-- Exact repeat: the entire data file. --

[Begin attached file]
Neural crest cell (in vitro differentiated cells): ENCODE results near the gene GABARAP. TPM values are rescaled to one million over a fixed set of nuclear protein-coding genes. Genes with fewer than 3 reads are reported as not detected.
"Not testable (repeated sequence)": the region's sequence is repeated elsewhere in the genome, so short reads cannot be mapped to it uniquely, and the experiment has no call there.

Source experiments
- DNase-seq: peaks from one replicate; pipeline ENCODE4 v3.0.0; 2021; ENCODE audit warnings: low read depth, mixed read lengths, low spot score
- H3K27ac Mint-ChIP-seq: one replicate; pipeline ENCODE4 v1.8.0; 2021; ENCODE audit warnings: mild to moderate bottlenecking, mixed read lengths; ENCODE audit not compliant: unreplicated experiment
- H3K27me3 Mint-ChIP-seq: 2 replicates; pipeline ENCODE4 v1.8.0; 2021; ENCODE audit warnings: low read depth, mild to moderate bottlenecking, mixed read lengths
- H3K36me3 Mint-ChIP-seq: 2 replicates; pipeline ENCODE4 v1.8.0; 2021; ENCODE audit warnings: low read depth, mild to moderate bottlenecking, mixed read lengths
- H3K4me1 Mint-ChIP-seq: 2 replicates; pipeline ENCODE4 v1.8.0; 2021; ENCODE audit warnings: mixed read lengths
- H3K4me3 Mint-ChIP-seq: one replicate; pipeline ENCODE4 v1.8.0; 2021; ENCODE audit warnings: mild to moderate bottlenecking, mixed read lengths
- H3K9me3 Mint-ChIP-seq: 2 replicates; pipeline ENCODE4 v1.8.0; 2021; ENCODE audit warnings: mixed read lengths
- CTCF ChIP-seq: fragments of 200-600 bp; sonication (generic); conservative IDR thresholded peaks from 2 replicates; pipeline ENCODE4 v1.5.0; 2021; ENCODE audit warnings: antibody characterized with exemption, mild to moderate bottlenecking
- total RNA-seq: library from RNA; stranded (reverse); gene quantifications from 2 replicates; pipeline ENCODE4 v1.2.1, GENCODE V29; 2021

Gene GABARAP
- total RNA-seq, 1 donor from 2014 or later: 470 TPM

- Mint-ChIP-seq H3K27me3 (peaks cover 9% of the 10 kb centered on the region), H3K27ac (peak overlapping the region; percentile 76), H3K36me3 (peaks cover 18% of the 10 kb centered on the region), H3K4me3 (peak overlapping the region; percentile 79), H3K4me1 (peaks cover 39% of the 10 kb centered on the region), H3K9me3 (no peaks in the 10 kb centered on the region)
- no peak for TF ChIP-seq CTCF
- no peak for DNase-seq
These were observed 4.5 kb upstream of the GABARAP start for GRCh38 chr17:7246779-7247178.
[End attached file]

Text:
Neural crest cell (in vitro differentiated cells): ENCODE results near the gene GABARAP. TPM values are rescaled to one million over a fixed set of nuclear protein-coding genes. Genes with fewer than 3 reads are reported as not detected.
"Not testable (repeated sequence)": the region's sequence is repeated elsewhere in the genome, so short reads cannot be mapped to it uniquely, and the experiment has no call there.

Source experiments
- DNase-seq: peaks from one replicate; pipeline ENCODE4 v3.0.0; 2021; ENCODE audit warnings: low read depth, mixed read lengths, low spot score
- H3K27ac Mint-ChIP-seq: one replicate; pipeline ENCODE4 v1.8.0; 2021; ENCODE audit warnings: mild to moderate bottlenecking, mixed read lengths; ENCODE audit not compliant: unreplicated experiment
- H3K27me3 Mint-ChIP-seq: 2 replicates; pipeline ENCODE4 v1.8.0; 2021; ENCODE audit warnings: low read depth, mild to moderate bottlenecking, mixed read lengths
- H3K36me3 Mint-ChIP-seq: 2 replicates; pipeline ENCODE4 v1.8.0; 2021; ENCODE audit warnings: low read depth, mild to moderate bottlenecking, mixed read lengths
- H3K4me1 Mint-ChIP-seq: 2 replicates; pipeline ENCODE4 v1.8.0; 2021; ENCODE audit warnings: mixed read lengths
- H3K4me3 Mint-ChIP-seq: one replicate; pipeline ENCODE4 v1.8.0; 2021; ENCODE audit warnings: mild to moderate bottlenecking, mixed read lengths
- H3K9me3 Mint-ChIP-seq: 2 replicates; pipeline ENCODE4 v1.8.0; 2021; ENCODE audit warnings: mixed read lengths
- CTCF ChIP-seq: fragments of 200-600 bp; sonication (generic); conservative IDR thresholded peaks from 2 replicates; pipeline ENCODE4 v1.5.0; 2021; ENCODE audit warnings: antibody characterized with exemption, mild to moderate bottlenecking
- total RNA-seq: library from RNA; stranded (reverse); gene quantifications from 2 replicates; pipeline ENCODE4 v1.2.1, GENCODE V29; 2021

Gene GABARAP
- total RNA-seq, 1 donor from 2014 or later: 470 TPM

- Mint-ChIP-seq H3K27me3 (peaks cover 9% of the 10 kb centered on the region), H3K27ac (peak overlapping the region; percentile 76), H3K36me3 (peaks cover 18% of the 10 kb centered on the region), H3K4me3 (peak overlapping the region; percentile 79), H3K4me1 (peaks cover 39% of the 10 kb centered on the region), H3K9me3 (no peaks in the 10 kb centered on the region)
- no peak for TF ChIP-seq CTCF
- no peak for DNase-seq
These were observed 4.5 kb upstream of the GABARAP start for GRCh38 chr17:7246779-7247178.